Reluctantly, we’re soon diverted back onto the A3 in time for the Austrian border. You need a vignette to drive in Austria: essentially a toll sticker to make it clear to police that you’ve paid the compulsory road tax (even for tourists). Fortunately, there’s a convenient shop on the border, happy to take €9 in exchange for a 10-day pass.
Admin out of the way, and it feels like we’re on the home leg. Signs for ‘Wien’ (Vienna) appear as the motorway gets hilly and twisty. We’re quite happy to obey the lower speed limits.

We soon notice that we’ve picked up the attention of two lads in an old Skoda Octavia. This in itself isn’t unusual: the Phantom gets loads of looks wherever we go. But the driver of this car keeps overtaking us then slowing down and moving to the inside lane so we can overtake them. Bradley holds a sign to the window displaying our #PhantomToTheOpera social media hashtag for the trip. Moments later, the passenger has found us on Instagram and sent us a picture of the Rolls. AB

12:24 – Vienna, Austria

Phantom to the Opera

I’m enjoying driving the Phantom, so I rebuff Tim’s offer to take over for the drive into the centre of Vienna. We’re also way ahead of schedule, meaning I can take a much-welcome inside lane approach to tackling city traffic (a shock to the system after miles and miles of Autobahn).

As cities go, Vienna isn’t too daunting. Which is good because, as we’ve already mentioned a few times, the Phantom does feel as big as a bus, even with cameras giving a 360-degree view of the car from within the cabin. We’re soon at our destination, the Vienna State Opera, and it’s a bit more beguiling than its London counterpart. It’s also incredibly busy outside, with selfie-stick-waving tourists weaving in and out of traffic. Getting photos might be difficult.

We find a quiet road in front of the Opera House, intended primarily for buses and visitors to a nearby upmarket hotel. It’s perfect for photos, though, so we do laps of said hotel while Bradley runs around taking pictures and filming video. He’s soon joined by someone who we presume must be Vienna’s top supercar spotter, keen to see the Phantom. A video is uploaded to Instagram within hours. AB

19:30 – Madama Butterfly, Vienna State Opera

Phantom to the Opera

We’re far enough ahead of schedule to check into our hotel, shower and sample the local cuisine – delicious Wiener Schnitzel, washed down with a locally-brewed beer – before the show starts.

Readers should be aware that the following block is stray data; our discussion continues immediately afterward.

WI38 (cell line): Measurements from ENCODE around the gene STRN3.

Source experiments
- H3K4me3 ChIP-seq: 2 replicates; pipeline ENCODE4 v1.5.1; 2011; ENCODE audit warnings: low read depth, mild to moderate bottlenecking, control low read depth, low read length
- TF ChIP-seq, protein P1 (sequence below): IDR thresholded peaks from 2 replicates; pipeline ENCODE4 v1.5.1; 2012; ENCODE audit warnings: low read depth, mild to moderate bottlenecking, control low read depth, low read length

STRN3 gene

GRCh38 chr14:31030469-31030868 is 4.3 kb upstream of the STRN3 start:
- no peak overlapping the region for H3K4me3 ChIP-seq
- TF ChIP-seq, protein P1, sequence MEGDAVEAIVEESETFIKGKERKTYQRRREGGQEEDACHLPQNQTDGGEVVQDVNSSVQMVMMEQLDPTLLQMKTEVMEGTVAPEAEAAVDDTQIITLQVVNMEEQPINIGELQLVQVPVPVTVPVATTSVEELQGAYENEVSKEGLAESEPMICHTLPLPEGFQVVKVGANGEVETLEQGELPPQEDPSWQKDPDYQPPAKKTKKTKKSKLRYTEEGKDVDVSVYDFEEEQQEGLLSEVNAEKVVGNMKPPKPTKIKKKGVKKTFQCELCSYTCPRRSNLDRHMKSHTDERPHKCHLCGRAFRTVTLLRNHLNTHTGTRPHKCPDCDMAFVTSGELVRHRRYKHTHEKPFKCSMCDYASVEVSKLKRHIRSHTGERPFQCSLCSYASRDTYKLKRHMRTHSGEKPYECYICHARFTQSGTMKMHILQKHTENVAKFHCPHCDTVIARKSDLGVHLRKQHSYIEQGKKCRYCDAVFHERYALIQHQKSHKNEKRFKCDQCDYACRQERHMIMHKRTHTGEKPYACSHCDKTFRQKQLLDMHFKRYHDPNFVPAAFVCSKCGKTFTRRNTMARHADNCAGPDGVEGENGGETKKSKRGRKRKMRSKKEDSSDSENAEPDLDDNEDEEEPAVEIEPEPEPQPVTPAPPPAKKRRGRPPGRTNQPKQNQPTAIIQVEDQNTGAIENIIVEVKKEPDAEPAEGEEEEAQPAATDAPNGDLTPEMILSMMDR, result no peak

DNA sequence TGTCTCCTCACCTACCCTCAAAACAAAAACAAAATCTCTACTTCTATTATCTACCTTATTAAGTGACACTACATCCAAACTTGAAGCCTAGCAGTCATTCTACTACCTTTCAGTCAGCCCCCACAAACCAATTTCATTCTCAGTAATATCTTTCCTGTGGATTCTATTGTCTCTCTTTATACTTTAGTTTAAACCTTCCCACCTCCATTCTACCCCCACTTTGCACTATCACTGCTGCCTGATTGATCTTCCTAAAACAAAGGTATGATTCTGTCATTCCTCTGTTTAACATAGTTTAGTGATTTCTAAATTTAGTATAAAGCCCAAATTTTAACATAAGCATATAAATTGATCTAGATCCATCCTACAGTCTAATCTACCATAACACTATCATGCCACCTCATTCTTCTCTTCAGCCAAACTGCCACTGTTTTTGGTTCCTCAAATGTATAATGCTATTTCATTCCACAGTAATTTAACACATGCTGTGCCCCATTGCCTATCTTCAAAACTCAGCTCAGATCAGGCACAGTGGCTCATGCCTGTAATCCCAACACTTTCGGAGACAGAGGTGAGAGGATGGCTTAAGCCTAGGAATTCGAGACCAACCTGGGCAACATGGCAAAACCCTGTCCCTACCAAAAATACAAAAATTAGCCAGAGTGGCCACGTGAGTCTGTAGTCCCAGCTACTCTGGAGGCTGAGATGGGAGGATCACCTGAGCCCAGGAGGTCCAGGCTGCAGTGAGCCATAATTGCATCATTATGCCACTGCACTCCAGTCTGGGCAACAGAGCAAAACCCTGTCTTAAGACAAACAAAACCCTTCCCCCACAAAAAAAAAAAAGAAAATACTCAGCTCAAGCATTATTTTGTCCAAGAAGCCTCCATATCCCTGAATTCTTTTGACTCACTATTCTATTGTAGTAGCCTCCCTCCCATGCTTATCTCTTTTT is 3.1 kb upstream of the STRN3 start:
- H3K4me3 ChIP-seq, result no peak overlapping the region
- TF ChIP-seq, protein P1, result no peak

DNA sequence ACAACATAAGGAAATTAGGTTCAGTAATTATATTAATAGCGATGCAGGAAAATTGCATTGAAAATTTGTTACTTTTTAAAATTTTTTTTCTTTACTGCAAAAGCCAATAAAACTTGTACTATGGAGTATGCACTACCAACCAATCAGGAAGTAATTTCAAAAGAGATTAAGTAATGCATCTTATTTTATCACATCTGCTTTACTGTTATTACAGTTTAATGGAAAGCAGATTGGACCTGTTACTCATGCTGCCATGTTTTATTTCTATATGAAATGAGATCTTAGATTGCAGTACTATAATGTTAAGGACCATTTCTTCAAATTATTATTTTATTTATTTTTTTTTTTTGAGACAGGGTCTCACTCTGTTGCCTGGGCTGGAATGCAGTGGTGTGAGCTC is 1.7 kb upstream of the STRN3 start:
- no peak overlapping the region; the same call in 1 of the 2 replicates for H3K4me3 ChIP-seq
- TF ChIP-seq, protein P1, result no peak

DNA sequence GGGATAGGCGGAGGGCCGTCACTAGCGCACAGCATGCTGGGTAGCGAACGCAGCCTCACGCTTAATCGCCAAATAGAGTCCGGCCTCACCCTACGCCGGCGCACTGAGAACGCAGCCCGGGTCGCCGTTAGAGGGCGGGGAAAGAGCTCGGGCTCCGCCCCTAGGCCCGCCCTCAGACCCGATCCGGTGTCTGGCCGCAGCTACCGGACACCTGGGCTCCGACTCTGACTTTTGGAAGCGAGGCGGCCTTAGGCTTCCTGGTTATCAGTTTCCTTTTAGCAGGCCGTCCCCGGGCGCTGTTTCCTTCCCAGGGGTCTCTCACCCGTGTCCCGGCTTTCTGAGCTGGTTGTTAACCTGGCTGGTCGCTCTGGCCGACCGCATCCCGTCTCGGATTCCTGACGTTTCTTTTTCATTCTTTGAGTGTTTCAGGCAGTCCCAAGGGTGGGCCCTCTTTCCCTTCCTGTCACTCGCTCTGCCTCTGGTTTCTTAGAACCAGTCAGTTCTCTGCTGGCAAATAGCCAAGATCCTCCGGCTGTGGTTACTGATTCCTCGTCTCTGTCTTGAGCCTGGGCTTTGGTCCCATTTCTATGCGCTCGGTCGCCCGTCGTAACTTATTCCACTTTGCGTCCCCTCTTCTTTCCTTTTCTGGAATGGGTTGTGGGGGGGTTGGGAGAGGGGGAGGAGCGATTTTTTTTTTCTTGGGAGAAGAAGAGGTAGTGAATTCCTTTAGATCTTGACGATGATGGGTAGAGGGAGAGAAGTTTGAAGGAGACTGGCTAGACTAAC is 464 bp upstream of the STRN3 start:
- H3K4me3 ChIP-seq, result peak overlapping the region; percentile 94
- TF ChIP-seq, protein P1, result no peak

I’ve never been a huge of opera and, after four bombastic hours of Puccini, my opinion hasn’t shifted. However, the Vienna State Opera is a suitably magnificent venue and I’m happy simply to be here, not least because we were still in London 24 hours ago.

Like a visit to the opera, any journey in the Phantom feels like a special occasion. Objectively, this most luxurious of luxury cars doesn’t do anything an Audi A8 or Mercedes-Benz S-Class can’t. Yet nothing matches the Rolls-Royce for presence, comfort and glorious indulgence.

A 920-mile drive back from Vienna to London tomorrow morning? Bring it on. TP

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Rolls-Royce Cullinan

Rolls-Royce SUV will be called the Cullinan (but we already knew that)

Rolls-Royce Cullinan

Rolls-Royce has announced today that its new ‘high-sided vehicle’ will be badged the Cullinan.

This doesn’t come as a huge surprise, as the forthcoming Rolls has been dubbed the Cullinan for years now. Even Rolls-Royce itself has previously referred to it as ‘Project Cullinan’.

Whatever – the reveal is edging slowly closer. It’s three years since Rolls-Royce announced it was working on a ‘high-sided car’ (why can’t we call it an SUV?), and we’ll finally see it in the metal at next month’s Geneva Motor Show.

“The name Cullinan has been hiding in plain sight since we revealed it as the project name some years ago,” explained Rolls-Royce CEO Torsten Müller-Ötvös. “It is the most fitting name for our extraordinary new product. Cullinan is a motor car of such clarity of purpose, such flawless quality and preciousness, and such presence that it recalibrates the scale and possibility of true luxury. Just like the Cullinan Diamond, the largest flawless diamond ever found, it emerges when it is perfect and exists above all others.”

The Cullinan will share a scaleable aluminium spaceframe with the new Rolls-Royce Phantom. In preparation for the new SUV (sorry, HSV), Rolls-Royce is priming its Goodwood factory. The Cullinan is expected to boost the firm’s global sales to around 7,000 a year – up from 4,011 in 2016.

Along with the latest announcement about the Cullinan name, the brand has revealed a series of new teaser shots. In them, we can clearly see the brand’s trademark radiator grille, slightly boxy dimensions and backwards-opening ‘coach doors’ like other models in the range. Oh, and it’s huge – more than 5.5 metres long, reportedly, and there’s even talk of a long-wheelbase version.

Power will come from the brand’s tried-and-tested V12 petrol engine, plus a hybrid version is mooted for further down the line. Air suspension will provide a comfortable ride and, in a first for the brand, the Cullinan will feature a four-wheel-drive powertrain.

Prices are yet to be announced, but we doubt you’re going to get any change from £300,000.